Commonly called Niger, Guizotia abyssinica also has the common names of nigerseed, noug, noog, nug, nyger, nyjer, ramtil, ramtilla, inga seed, blackseed, khursani, verbesina da ĂŤndia, abisin, negrillo, ramtilla, gujitil, valisalu, valasulu, uchellu, gurellu, karale, nigersaat, tourteau de niger, tourteau de nyger, tourteau de noug, Guizotia oleifera, Polymnia abyssinica, and due to finches loving thistle seeds it was also marketed as “black thistle” for a while back in the day.

This is despite the fact it isn’t a thistle, not even close, and it doesn’t have any spikes.

It’s useful, pretty, easy to grow, nutritious, and you should really buy a pack or two..

Grown by me and the Mrs organically, no chems, no nasties, no problems!!!


Hibiscus Mutabilis Rose of Sharon Confederate Rose Seeds

Hibiscus Mutabilis Rose of Sharon Confederate Rose Seeds

Hibiscus Mutabilis Rose of Sharon Confederate Rose Seeds

Packet of 150+ Seeds!

Large shrub or tree with massive amounts of huge blooms.

As the name “mutabilis” suggests, these fellas change color throughout the day.

The flowers are a crisp pristine white in the morning, but throughout the day the flower brightens up and changes to all the shades of pink then it deepens and darkens before closing in the afternoon.

Big smooth maple shaped leaves, about as big as a dinner plate, flowers are saucer sized, or even a little bigger at times. It handles frost ok, dropping it’s leaves and going dormant, but in warmer climates like mine it pumps all year round. The leaves and roots are said to be edible, never tried it myself, and like most Hibiscus Species the bark makes a great rope or tie for other plants and vines.

Sometimes known as the Rosemallow, Cotton wood, Dixie rose, Dixie rosemallow or the Cotton rosemallow, this fella is really quite common, often a feature plant in parks and gardens from the middle of NSW and right up the coast.

Originally from China and considered a medicinal species in its native homeland, but now it is highly valued as an ornamental all over the world.

Hardy, frost, drought, flood tolerant, beautiful, easy to grow, and if you feel the need you can even make a bit of rope out of it.

Wildharvested locally, no chems, no nasties, no problems!!!

Panda Ying Yang Orca Frost Bean Phaseolus Vulgaris Seeds

Panda Ying Yang Orca Frost Bean Phaseolus Vulgaris Seeds

Panda Ying Yang Orca Frost Bean Phaseolus Vulgaris Seeds

Packet of 10+ bean seeds!

Another great great heirloom variety that is well worth adding to the collection.

Seen them called panda beans, ying yang beans, orca(killer whale) bean, frost bean, and they are actually a Phaseolus vulgaris, just a much rarer, cool looking relative of the Kidney bean. I challenge you to find a cooler looking bean, it just isn’t possible.

Great tasting too.
Just prepare them as you would any other green bean.
We eat lots of them small straight off the vine, or wait until they get big and boil them up in soups, stews, or even slow cook with tomatoes like the baked beans in a can.

Very popular in China and Japan, and as a delicious novelty crop in the USA and the UK. (Also illegal to import to OZ without a costly permit, and a forest of paperwork. Found that out the hard way a few years ago…)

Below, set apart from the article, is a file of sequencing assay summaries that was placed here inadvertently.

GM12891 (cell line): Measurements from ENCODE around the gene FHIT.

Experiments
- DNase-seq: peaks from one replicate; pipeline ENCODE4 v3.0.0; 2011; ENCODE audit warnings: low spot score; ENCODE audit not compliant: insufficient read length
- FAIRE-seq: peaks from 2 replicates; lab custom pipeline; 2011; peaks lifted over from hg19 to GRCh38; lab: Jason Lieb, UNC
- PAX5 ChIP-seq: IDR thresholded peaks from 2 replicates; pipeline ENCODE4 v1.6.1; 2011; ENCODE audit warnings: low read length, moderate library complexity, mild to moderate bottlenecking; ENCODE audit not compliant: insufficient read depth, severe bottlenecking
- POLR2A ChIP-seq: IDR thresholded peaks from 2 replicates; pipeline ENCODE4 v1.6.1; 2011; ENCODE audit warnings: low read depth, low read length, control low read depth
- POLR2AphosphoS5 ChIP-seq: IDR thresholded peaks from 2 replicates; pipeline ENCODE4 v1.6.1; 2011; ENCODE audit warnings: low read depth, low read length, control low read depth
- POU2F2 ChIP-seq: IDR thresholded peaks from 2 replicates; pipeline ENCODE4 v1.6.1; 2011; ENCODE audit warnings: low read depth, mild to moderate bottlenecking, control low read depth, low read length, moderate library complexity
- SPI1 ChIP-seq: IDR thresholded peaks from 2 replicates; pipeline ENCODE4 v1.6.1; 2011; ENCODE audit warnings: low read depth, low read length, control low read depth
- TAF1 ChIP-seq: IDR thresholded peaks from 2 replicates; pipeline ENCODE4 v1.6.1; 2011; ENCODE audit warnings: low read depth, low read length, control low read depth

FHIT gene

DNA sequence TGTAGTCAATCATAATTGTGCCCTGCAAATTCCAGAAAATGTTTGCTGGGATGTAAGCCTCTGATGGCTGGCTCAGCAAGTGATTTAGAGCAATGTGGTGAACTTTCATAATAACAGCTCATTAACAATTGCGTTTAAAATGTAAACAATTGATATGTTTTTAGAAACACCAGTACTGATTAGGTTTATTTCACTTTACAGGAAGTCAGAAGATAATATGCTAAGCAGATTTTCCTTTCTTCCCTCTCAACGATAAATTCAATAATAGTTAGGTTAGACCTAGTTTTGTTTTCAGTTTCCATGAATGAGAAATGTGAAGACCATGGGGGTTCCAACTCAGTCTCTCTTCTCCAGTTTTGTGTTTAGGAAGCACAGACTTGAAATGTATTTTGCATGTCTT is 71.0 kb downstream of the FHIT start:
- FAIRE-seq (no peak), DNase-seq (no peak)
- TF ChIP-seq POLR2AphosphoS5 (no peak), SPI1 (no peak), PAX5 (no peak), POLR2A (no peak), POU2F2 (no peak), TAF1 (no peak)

Very easy to grow, and large returns off just a few plants.
This packet is plenty to get you started as they yield really well.
Makes a great plant for kids and as a gift for gardening friends. Grows fine in a pot still producing a decent amount of beans so perfect for folks that live in rental properties or in the city.
We use polystyrene broccoli boxes and grow the vines up a piece of cotton string tied to the guinea pig and chook houses.
Gives them shade, gives us and them a feed and saves space.

The stems, shells, pods and the root system releases valuable nitrogen into the soil feeding nearby plants. For this reason, we normally grow a few of these and a melon or Cucumber in the same box.

The finished plants rot down quickly and its great for providing “humus” (carbon, fibre and other micro nutrients needed for ideal plant development). The same box of soil can be used again and again with very few inputs that way. Just mix in the finished vines, add a handful of compost and a handful of fresh soil to top the box up, wack in some more seeds and you’re good to go.

Grown by me and the Mrs organically, no chems, no nasties, no problems!!!

Dried Epazote Herb Dysphania Ambrosioides Insecticide

Dried Epazote Herb Dysphania Ambrosioides Insecticide

Dried Epazote Herb Dysphania Ambrosioides Insecticide

Tiny 5+gram bag of dried and crushed, oily, super potent seed heads, and leaves.

That’s about 2.5liters of spray when mixed up and really quite cheap when you compair the price of nasties like “Confidor” or commercial Pyrethrum sprays.

Very powerful as an insecticide and the thing to use when all other organic options have failed.

These days I only really use it as a spot spray on aphids and mealy bugs, or when my bean pods have a lot borers or weevils and I am harvesting seeds in less than a month.

Apparently it will kill ants and wasps, but never tried it myself, I just leave them alone these days.

It contains a whole host of natural chemical components that kill and/or repel most insects and animals for that matter.
Kept the possums off the mangoes and much less fruit fly this season, even with all the rain.

Naturally high levels of Ascaridole (up to 70%), limonene, p-cymene, and smaller amounts of numerous other monoterpenes and monoterpene derivatives (α-pinene, myrcene, terpinene, thymol, camphor and trans-isocarveol).

The ascaridole (1,4-peroxido-p-menth-2-ene) is rather an “uncommon constituent” of spices, and is also quite toxic to most creatures in large doses.

I am only selling this as an insecticide, not as a food, and although it is just a picked, washed, dried, crushed, powdered and packed herb, it really is toxic in large doses, so please do not eat it.